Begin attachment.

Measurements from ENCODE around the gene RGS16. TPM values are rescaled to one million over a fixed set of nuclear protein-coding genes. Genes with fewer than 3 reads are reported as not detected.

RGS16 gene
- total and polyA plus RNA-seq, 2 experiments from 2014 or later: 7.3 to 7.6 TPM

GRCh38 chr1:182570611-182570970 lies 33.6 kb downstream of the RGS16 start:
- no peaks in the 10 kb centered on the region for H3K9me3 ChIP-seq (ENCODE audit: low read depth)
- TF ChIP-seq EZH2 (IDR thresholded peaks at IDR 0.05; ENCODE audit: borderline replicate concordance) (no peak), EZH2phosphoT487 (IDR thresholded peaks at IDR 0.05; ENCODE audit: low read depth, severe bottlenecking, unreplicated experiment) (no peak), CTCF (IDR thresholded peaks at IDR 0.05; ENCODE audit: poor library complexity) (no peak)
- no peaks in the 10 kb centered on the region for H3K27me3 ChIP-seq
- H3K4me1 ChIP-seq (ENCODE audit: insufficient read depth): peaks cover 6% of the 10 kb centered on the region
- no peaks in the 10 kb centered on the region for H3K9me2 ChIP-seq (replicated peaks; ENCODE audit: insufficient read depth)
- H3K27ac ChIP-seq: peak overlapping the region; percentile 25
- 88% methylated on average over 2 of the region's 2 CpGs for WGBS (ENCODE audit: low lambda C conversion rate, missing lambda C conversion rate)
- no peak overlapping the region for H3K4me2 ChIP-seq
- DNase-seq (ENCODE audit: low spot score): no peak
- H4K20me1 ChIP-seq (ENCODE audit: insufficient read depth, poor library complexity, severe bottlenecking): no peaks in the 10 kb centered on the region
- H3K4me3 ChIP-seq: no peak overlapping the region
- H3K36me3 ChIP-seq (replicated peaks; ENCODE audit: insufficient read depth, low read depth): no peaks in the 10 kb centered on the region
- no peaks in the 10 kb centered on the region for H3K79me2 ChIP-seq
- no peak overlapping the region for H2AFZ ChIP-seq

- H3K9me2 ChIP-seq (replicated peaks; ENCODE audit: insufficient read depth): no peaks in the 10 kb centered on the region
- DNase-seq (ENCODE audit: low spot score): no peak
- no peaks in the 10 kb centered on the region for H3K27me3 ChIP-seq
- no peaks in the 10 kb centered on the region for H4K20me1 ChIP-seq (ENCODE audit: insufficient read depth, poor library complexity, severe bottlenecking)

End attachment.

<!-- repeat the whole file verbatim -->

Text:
Measurements from ENCODE around the gene RGS16. TPM values are rescaled to one million over a fixed set of nuclear protein-coding genes. Genes with fewer than 3 reads are reported as not detected.

RGS16 gene
- total and polyA plus RNA-seq, 2 experiments from 2014 or later: 7.3 to 7.6 TPM

GRCh38 chr1:182570611-182570970 lies 33.6 kb downstream of the RGS16 start:
- no peaks in the 10 kb centered on the region for H3K9me3 ChIP-seq (ENCODE audit: low read depth)
- TF ChIP-seq EZH2 (IDR thresholded peaks at IDR 0.05; ENCODE audit: borderline replicate concordance) (no peak), EZH2phosphoT487 (IDR thresholded peaks at IDR 0.05; ENCODE audit: low read depth, severe bottlenecking, unreplicated experiment) (no peak), CTCF (IDR thresholded peaks at IDR 0.05; ENCODE audit: poor library complexity) (no peak)
- no peaks in the 10 kb centered on the region for H3K27me3 ChIP-seq
- H3K4me1 ChIP-seq (ENCODE audit: insufficient read depth): peaks cover 6% of the 10 kb centered on the region
- no peaks in the 10 kb centered on the region for H3K9me2 ChIP-seq (replicated peaks; ENCODE audit: insufficient read depth)
- H3K27ac ChIP-seq: peak overlapping the region; percentile 25
- 88% methylated on average over 2 of the region's 2 CpGs for WGBS (ENCODE audit: low lambda C conversion rate, missing lambda C conversion rate)
- no peak overlapping the region for H3K4me2 ChIP-seq
- DNase-seq (ENCODE audit: low spot score): no peak
- H4K20me1 ChIP-seq (ENCODE audit: insufficient read depth, poor library complexity, severe bottlenecking): no peaks in the 10 kb centered on the region
- H3K4me3 ChIP-seq: no peak overlapping the region
- H3K36me3 ChIP-seq (replicated peaks; ENCODE audit: insufficient read depth, low read depth): no peaks in the 10 kb centered on the region
- no peaks in the 10 kb centered on the region for H3K79me2 ChIP-seq
- no peak overlapping the region for H2AFZ ChIP-seq

- H3K9me2 ChIP-seq (replicated peaks; ENCODE audit: insufficient read depth): no peaks in the 10 kb centered on the region
- DNase-seq (ENCODE audit: low spot score): no peak
- no peaks in the 10 kb centered on the region for H3K27me3 ChIP-seq
- no peaks in the 10 kb centered on the region for H4K20me1 ChIP-seq (ENCODE audit: insufficient read depth, poor library complexity, severe bottlenecking)